How to deal with a prolonged employee absence

by John Hilton01 Nov 2016
Consider an employee who is beyond their accrued personal sick leave. (If they haven’t worked at a company for a very long time, it might get to that point very quickly).

Then they are entitled to be away on leave without pay for a further three months in any 12, according to Ross Jackson, Partner at Maddocks.

“It’s incredibly important to manage that properly and don’t inadvertently pay people when they have actually exhausted their entitlement to paid personal sick leave,” he told HC.

“Employers need to keep a careful record of the absence and to manage it.

“It doesn’t mean that you are in the face of the person who is away and harassing them.”

However, Jackson said it does mean you are entitled to inquire as to their state of well-being and health.

“If the absence becomes prolonged and it’s looking like the person might be taking it all in one block or they are leaving and coming back (which adds up to more than three months in any 12) you are entitled to obtain a medical opinion – not just a medical certificate, but a medical opinion,” he said.

The first port of call would normally be to ask the individual to provide their consent to obtain a report from their health practitioner as to diagnosis and prognosis, how long it is this likely to last and when/if it is going to get better.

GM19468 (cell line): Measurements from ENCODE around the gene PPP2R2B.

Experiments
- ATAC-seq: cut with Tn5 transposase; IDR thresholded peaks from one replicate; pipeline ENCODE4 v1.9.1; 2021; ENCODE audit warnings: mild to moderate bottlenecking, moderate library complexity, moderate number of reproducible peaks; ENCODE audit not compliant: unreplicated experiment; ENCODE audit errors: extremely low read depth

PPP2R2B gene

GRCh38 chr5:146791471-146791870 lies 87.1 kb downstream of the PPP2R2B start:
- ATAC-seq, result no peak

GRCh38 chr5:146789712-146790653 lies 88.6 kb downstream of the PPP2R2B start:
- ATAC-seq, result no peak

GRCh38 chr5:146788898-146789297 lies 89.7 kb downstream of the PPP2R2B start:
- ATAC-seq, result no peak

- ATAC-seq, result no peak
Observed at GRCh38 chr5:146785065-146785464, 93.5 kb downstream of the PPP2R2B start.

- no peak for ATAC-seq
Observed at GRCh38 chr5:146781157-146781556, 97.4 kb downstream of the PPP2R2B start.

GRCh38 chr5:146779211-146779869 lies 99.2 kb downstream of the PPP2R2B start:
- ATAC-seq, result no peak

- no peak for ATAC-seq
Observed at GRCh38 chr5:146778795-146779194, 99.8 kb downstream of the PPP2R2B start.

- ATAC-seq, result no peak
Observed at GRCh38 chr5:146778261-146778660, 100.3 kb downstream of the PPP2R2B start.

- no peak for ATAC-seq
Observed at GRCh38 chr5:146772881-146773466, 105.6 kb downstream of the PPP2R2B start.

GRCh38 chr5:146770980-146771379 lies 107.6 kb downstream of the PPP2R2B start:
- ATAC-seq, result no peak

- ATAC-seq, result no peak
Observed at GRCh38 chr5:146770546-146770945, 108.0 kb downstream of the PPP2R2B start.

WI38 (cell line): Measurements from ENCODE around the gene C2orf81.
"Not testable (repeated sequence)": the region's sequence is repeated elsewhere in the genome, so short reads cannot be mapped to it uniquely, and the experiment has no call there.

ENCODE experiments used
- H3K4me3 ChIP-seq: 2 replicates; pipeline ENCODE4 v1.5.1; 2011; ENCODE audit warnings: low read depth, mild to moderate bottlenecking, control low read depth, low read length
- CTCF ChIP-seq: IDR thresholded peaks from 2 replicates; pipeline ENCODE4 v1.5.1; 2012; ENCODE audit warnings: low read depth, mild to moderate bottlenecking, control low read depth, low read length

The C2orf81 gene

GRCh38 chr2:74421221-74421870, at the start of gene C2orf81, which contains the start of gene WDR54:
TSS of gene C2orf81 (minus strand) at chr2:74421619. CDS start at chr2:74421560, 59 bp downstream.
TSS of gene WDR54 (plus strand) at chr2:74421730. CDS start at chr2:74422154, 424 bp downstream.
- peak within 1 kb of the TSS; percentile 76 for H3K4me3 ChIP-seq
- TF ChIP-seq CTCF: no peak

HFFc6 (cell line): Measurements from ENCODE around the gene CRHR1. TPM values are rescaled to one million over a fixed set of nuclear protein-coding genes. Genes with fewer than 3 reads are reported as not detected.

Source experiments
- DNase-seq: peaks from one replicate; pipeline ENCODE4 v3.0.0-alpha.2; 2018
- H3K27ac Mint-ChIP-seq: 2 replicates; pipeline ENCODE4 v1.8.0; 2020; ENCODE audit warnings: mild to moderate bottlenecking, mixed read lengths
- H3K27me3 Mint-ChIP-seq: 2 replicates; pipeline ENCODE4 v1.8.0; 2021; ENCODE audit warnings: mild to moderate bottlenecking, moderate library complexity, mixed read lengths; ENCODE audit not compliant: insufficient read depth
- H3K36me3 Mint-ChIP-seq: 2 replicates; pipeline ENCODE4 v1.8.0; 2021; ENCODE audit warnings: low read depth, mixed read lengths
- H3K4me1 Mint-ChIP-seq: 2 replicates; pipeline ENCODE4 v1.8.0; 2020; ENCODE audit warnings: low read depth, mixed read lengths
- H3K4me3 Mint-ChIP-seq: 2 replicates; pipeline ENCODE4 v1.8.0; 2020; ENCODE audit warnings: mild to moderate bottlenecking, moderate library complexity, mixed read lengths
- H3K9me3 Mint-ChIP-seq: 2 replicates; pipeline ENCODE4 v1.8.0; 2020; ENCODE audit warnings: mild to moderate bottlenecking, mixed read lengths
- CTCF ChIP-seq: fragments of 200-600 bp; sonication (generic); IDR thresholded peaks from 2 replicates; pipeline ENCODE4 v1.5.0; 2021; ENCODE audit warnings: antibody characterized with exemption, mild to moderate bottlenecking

Jackson said it’s then important to inquire if there are any steps that could be taken as an employer that would enable this person to perform the inherent (or what’s called in the Equal Opportunity Legislation ‘genuine and reasonable’) requirements of the employment.

That’s to be distinguished from: Is it possible for us to give them another job that they could do?

The law basically focuses on what adjustments you can make to that job.

Jackson raised the famous Qantas and Cosma case, involving the luggage ground attendant who couldn’t lift anymore.

“Qantas was successful by showing there were no adjustments it could make to that job that could avoid the lifting component,” said Jackson.

“It’s not obliged to create another job that the person could do.”

Jackson explained that a good employer with a good employee might be able to offer them another job if they have got one that they could do.

However, the law focuses on the adjustments that could be made to the job the person was contracted to perform that might enable them to perform it.

For example, if you have someone with a mental illness that requires certain amounts of treatment it may be that you can come to an adjustment that enables them to continue that job on a part-time basis for a period of time.

But how do you know what to do?

“Act in accordance with the medical evidence and get the medical report from the treater,” said Jackson.

“If that report is not comprehensive or the consent isn’t forthcoming or it’s inadequate in some way, then if it’s reasonable to do so, the employer has a right to provide a lawful and reasonable direction to an employee to attend an independent medical examination for the purpose of the employer ascertaining what that employee can safely do.”

This is part two of our interview with Ross Jackson. Part one can be read by clicking here.

Related stories:

Mental health and the disciplinary process

Managing underperformance where a bullying complaint has been lodged

Ross Jackson will be speaking at the Employment Law for HR Managers masterclass 2016.

2 November I Dockside Darling Harbour Sydney

10 November I Four Points by Sheraton Perth
22 November I Stamford Plaza Melbourne
24 November I Brisbane Marriott Hotel


Most Read